In the second of this two-part blog on IBS, Registered Dietitian Laura Tilt looks at the research surrounding the use of prebiotics in irritable bowel syndrome to determine what we can recommend to patients.  

Targeting the Microbiome

Irritable bowel syndrome (IBS) is the most commonly diagnosed digestive condition worldwide, affecting 1 in 10 adults1. For sufferers, the symptoms (which include discomfort, bloating and diarrhoea) can be severe, causing significant distress and disruption to daily life. Alongside standard approaches to symptom management (which involve dietary and lifestyle changes, pharmacotherapy and gut-directed psychotherapy) there has been a growing interest in therapies which can modify the gut microbiome in recent years, thanks to research showing that altered gut microbiota may play a role in the condition’s pathophysiology1.


Approaches to modifying gut microbiota vary. Research into the use of minimally absorbed antibiotics (such as rifaximin) and faecal microbiota transplants (FMT) have shown some promise in regards to symptom improvement in IBS2, although more rigorously conducted research is needed, particularly in the use of FMT. In addition, these therapies are expensive and carry a degree of risk - and in the case of FMT, can not be recommended at present.  Prebiotics and probiotics are an alternative approach to modifying the gut microbiome that are considered safe, low cost and accessible. The current clinical guidelines around the management of IBS (NICE CG, 43) include guidance on the use of probiotics3, but recommendations around prebiotics are absent. So, what does the research show, and what can we recommend to patients we encounter in clinical practice?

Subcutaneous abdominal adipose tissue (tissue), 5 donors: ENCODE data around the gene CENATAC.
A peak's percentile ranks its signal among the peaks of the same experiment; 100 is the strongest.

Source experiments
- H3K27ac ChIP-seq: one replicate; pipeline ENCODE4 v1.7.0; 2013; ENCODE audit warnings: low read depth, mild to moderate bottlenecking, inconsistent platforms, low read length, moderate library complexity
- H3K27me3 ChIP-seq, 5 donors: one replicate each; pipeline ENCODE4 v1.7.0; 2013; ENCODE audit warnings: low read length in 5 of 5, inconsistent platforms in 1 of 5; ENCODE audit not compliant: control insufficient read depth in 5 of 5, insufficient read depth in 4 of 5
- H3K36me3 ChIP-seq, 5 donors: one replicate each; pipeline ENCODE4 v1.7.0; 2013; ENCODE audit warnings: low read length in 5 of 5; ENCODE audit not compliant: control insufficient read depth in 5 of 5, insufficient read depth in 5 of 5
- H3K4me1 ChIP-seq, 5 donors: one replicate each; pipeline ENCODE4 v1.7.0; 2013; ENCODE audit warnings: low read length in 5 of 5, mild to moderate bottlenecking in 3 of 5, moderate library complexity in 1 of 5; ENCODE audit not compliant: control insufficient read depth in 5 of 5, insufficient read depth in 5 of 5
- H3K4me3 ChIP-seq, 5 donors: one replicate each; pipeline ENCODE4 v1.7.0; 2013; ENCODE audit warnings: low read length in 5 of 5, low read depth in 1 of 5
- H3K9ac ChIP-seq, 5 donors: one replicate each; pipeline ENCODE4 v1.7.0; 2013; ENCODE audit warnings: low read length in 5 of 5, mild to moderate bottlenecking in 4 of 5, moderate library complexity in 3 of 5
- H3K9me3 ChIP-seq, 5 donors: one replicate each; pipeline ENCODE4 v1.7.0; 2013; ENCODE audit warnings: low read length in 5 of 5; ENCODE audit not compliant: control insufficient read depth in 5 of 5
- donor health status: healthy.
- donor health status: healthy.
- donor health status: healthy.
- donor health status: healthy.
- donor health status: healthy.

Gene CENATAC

A Primer on Prebiotics

Prebiotics - Substrates that are selectively utilized by host microorganisms conferring a health benefit

Prebiotics are essentially food for beneficial microbes. Prebiotics are not a homogenous group - they exist naturally in various foods but can also be synthesised. Naturally occurring prebiotics are typically fibres or short chain carbohydrates like inulin and fructo-oligosaccharides or FOS (both fructose polymers). These are present in a range of plant foods including asparagus, onion, garlic, artichokes, wheat, bananas, leeks and chicory root. Chicory root fructans are typically extracted for use as inulin supplements.

Synthetic prebiotics include galactooligosaccharides or GOS (galactose polymers produced through enzymatic conversion from lactose). GOS produced from lactose are known as β-GOS, whereas those found in beans and lentils are known as α-GOS. When consumed in sufficient quantities, prebiotics have been shown to increase both the numbers of bifidobacteria in the colon4 and the production of short chain fatty acids (SCFAs), which are the main energy source of energy for colonocytes. Given that studies have shown that IBS is associated with both lower levels of bifidobacteria and SCFAs, there seems to be a good rationale for their use. But does the research agree?

Prebiotics in IBS

To date, inulin-type fructans (fructose polymers) and galactooligosaccharides (GOS) have been the most extensively studied4, although it’s worth noting that the majority of research has been carried out in individuals without GI conditions.  However, in a recent meta-analysis of 11 randomised controlled trials investigating the effect of prebiotics compared with a placebo in adults with IBS and other functional bowel disorders5, the authors concluded that ‘prebiotics do not improve gastrointestinal symptoms or QoL in patients with IBS, but they do increase bifidobacteria’.

On the surface of it, this appears to be ‘case closed’ for prebiotics as a strategy for symptom management - although it’s worth noting that the bifidogenic effects may well be beneficial over a longer period. However, it’s worth digging a bit deeper as both the type and quantity of prebiotic used determines symptom response.

Inulin-type (IT) prebiotics